"I have never welcomed the weakening of family ties by politics or pressure" - Nelson Mandela.
"He who travels for love finds a thousand miles no longer than one" - Japanese proverb.
"Everyone has the right to respect for his private and family life, his home and his correspondence." - Article 8 of the European Convention on Human Rights.
"When people's love is divided by law, it is the law that needs to change". -
David Cameron.

Sunday, 1 September 2013

Samir

“Why is the policy in the UK so inhumane in comparison to even countries like China which promote looking after elderly parents?”

Samir is a British citizen who lives here with his wife and son, also British. His parents live alone in India. He is appalled that changes to the immigration rules have led to the effective banning of elderly parents living with their children in the UK, even with no recourse to public funds.

Samir and his wife both work and earn a decent salary, paying their fair share of taxes. They own their house and fail to understand why if they are willing to accommodate and look after their elderly parents at their own expense, the government interferes in their family life. His parents are not scroungers, nor will they take someone’s job. They are not entitled to benefits. They simply want to spend the remaining years with their son, daughter-in-law and their grandson.

His son who turned two in July 2013 has been fortunate to spend some time in the company of his grandparents. Samir is keen for this bond to continue and strengthen; to cultivate the strong sense of family values in his son which can only come by what his son will see and experience.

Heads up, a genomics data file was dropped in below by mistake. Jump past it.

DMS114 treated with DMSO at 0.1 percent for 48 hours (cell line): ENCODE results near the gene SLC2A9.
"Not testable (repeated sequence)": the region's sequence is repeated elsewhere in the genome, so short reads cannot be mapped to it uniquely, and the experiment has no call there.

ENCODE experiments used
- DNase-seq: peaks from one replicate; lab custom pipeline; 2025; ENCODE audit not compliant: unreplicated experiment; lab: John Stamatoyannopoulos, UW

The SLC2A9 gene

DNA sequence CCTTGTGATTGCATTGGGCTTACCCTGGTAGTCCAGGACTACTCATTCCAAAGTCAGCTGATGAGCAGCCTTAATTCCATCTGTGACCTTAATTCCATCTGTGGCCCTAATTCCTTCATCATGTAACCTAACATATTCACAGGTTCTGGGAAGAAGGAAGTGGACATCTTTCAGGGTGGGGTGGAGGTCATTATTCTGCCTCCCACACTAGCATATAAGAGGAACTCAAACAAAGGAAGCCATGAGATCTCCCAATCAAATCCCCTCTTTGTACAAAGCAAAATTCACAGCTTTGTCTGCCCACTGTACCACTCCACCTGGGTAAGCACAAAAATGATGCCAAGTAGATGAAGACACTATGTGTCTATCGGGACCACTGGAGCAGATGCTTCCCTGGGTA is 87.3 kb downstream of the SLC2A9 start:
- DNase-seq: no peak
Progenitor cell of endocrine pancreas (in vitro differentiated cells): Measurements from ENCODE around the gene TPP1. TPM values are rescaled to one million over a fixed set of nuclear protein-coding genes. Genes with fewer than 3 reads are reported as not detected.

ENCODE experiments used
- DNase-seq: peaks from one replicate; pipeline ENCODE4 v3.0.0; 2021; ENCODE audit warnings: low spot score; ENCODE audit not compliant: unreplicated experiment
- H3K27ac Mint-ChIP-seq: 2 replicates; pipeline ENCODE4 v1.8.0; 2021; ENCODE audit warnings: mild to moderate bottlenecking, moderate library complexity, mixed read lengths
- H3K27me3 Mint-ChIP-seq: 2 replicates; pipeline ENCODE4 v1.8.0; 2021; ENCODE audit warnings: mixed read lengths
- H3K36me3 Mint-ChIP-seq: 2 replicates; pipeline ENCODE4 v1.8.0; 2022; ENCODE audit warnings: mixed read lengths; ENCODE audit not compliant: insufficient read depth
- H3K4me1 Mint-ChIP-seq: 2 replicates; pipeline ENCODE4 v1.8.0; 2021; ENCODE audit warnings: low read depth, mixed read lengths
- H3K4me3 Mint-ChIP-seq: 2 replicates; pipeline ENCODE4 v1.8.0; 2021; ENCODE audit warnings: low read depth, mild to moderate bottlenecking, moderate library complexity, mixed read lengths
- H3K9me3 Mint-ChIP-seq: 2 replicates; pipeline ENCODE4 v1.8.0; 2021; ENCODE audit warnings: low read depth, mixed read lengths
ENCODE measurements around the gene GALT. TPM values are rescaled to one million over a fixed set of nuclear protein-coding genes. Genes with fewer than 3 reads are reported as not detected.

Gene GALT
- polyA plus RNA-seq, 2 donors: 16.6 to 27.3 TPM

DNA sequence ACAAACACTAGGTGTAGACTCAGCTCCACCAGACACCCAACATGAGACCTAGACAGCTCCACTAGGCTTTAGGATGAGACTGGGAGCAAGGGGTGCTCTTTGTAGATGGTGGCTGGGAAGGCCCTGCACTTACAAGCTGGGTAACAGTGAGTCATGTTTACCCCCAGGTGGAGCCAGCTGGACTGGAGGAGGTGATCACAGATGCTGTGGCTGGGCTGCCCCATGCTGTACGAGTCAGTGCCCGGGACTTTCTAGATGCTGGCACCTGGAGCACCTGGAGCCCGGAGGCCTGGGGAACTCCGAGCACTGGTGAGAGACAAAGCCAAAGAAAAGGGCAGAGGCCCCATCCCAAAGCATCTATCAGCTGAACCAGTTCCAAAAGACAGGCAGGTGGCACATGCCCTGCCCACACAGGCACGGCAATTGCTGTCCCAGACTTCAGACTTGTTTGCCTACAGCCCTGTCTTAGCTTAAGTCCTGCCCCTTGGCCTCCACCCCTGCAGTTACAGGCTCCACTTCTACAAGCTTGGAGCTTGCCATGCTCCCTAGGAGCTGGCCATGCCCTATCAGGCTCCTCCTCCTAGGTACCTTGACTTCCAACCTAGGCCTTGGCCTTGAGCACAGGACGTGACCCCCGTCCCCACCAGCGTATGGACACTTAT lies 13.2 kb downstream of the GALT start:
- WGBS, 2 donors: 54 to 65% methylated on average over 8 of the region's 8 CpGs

When his son sees other children with their grandparents, he asks Samir, ‘where is my granny?’ Samir has no answer; how do you explain to a child the politics involved in immigration rules designed to drive out British citizens?

Samir is having trouble reconciling the policy in the UK now, with that even in communist states like China, where the government actively promotes family bonding, integration and looking after elderly parents – to the extent of passing a law to mandate this.2 This is a stark contrast with UK practice, where the government not only is happy with, but promotes elderly to spend old age in solitude.

For Samir, if the rules don’t change soon, he will be forced to uproot his whole family – all British citizens – and move to a country where he can fulfil his duty and desire to be there for his parents. He understands this is what the government wants – increasing emigration whilst reducing immigration is the only way they will satisfy their net migration target. However it is not right that British citizens are forced out of their own country. That a British child is denied a British education and upbringing.

The first year of the rules have already seen professionals leaving the UK, moving to countries which allow elderly parents to join them. Samir believes this trend will continue, as more and more British professionals find themselves impacted by rules preventing looking after those who gave us life.

If the concern is a burden on the NHS, a more humane solution is to mandate private healthcare cover. Why did the government not just do that?

(Editor's note: Talking of the NHS, the BMA has been lobbying on behalf of its members - doctors - affected by this issue. So has the Royal College of Nursing. Forcing nurses and doctors to leave the UK won't help the NHS. Links : 
http://www.theguardian.com/uk/2013/jun/11/migration-legal-aid-families-rights 
http://bma.org.uk/news-views-analysis/news/2013/june/family-migration-rules-lack-basic-common-sense  
http://www.appgmigration.org.uk/sites/default/files/Royal%20College%20of%20Nursing.pdf )

Samir questions whether it is right to raise his son in a society which prevents elderly dependent parents from living with their children – what kind of example will this set for his son?

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